Steve Lindsay

Posted on Posted in Letters of support

24 January 2017
RE: Letter in Support of Hermann’s Jazz Club
People need oases, special places that offer nourishment for body and soul and chances to commune with fellow travelers. Now more than ever, we need places in which people come together to relish what is best and finest in humanity. Hermann’s Jazz Club is such a place. As jazz drummer Art Blakey said, “If you’re playing before an audience, you’re supposed to take them away from everyday life—wash away the dust of everyday life. And that’s all music is supposed to do.” And that’s what happens at Hermann’s.
Hermann’s is not only an oasis, but also an incubator. It’s licensed as a restaurant and welcomes all ages. I’ve heard elementary school kids at Hermann’s singing along with bassist Sean Drabbit (doing the “da das” part in Vince Guaraldi’s Charlie Brown’s Christmas). I remember when Sean Fyfe used to sit in a corner of the club studiously doing his geometry homework until it was his turn at the piano during Tom Vickery’s jam nights; now Sean has a music degree from McGill and is a jazz player based in New York City. He’s one of many whose lives were changed by the opportunity to play before the supportive Hermann’s audience at a young age. Just last night four bands from Oak Bay High School played Hermann’s.
The big kids also play at Hermann’s. Wynton Marsalis and half a dozen members of his Lincoln Center Jazz Orchestra (the greatest such orchestra in the world) spent hours delighting a packed house a few months ago—when they came to Hermann’s after their sold-out concert at the Farquahr auditorium (not for the first time, and I very much hope not for the last). Over the decades, hundreds of renowned players from the major cities of Canada, the US, Europe, the middle east, and Japan have played Hermann’s – sometimes as heralded headliners, other times popping in as surprise guests.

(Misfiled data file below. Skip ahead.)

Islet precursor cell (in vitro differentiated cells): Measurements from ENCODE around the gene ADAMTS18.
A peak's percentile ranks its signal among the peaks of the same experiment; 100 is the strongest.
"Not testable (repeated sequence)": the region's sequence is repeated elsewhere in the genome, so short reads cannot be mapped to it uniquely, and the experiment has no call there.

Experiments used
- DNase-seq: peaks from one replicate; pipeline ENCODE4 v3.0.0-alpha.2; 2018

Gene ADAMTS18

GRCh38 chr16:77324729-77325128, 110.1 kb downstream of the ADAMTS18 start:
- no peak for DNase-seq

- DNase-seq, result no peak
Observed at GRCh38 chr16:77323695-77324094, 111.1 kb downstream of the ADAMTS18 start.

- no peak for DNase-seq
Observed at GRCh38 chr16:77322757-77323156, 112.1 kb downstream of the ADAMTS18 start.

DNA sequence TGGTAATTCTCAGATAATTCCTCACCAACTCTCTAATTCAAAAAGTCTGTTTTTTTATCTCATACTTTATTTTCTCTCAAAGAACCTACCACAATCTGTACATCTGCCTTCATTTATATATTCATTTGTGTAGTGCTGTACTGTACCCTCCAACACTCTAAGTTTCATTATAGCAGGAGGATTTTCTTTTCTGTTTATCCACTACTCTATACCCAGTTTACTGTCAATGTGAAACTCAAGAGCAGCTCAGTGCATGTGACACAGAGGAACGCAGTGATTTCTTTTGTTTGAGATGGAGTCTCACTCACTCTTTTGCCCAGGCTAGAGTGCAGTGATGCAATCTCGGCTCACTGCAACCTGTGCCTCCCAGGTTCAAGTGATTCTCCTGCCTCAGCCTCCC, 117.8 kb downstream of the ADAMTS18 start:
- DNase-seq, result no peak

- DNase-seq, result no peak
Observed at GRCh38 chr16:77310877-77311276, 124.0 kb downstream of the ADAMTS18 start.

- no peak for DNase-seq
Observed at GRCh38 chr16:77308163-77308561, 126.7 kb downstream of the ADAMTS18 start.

Victoria can be proud to have fostered this wellspring of music and community. From what I have heard, there is no rival room for jazz west of the Rockies. Not even LA or San Francisco has a jazz club with this much history and heart. And the potential for the future is inspiring and uplifting.
I’m pretty sure there are many more people who love jazz music than there are people who know that they love jazz music. Yes, some jazz is difficult, but much of it is lovely and sweet and makes you want to tap your feet. To quote Blakey again, “You can’t separate modern jazz from
rock or from rhythm and blues – you can’t separate it. Because that’s where it all started, and that’s where it all come from – that’s where I learned to keep rhythm – in church.”
I’ve often joked that Hermann’s is my church. For most of the last quarter century I’ve attended at least one service each week (Tom Vickery’s trio and jam). During the high holy time of Jazz Fest I might be in Hermann’s three or four times. I have come to know many regulars at Hermann’s, members of the choir as well as members of the congregation, much in the way folks get to know one another in church. There are various rituals, word spoken, patterns to the ebb and flow of the service. Our cups are filled. Our lives enriched.
Needless to say, I very much want to see Hermann’s jazz club continue to thrive. The calendar has been packed with terrific shows (see the schedule at ), which have attracted good crowds, but even with full houses most nights the club doesn’t bring in enough to cover costs of the whole building. The little bar at the front of the building seems to be doing well, but it is not a big money maker. What is needed, as I understand it, is a paying tenant for the beautiful large room on the second floor. That room is gorgeous and has tremendous potential. There must be any number of performance-oriented groups who would love to use that space. Somehow such groups have to be found and inspired. In the meantime, a way to keep Hermann’s afloat must be found. I am keen to help, and I know that many others are too. Are you?
Yours sincerely,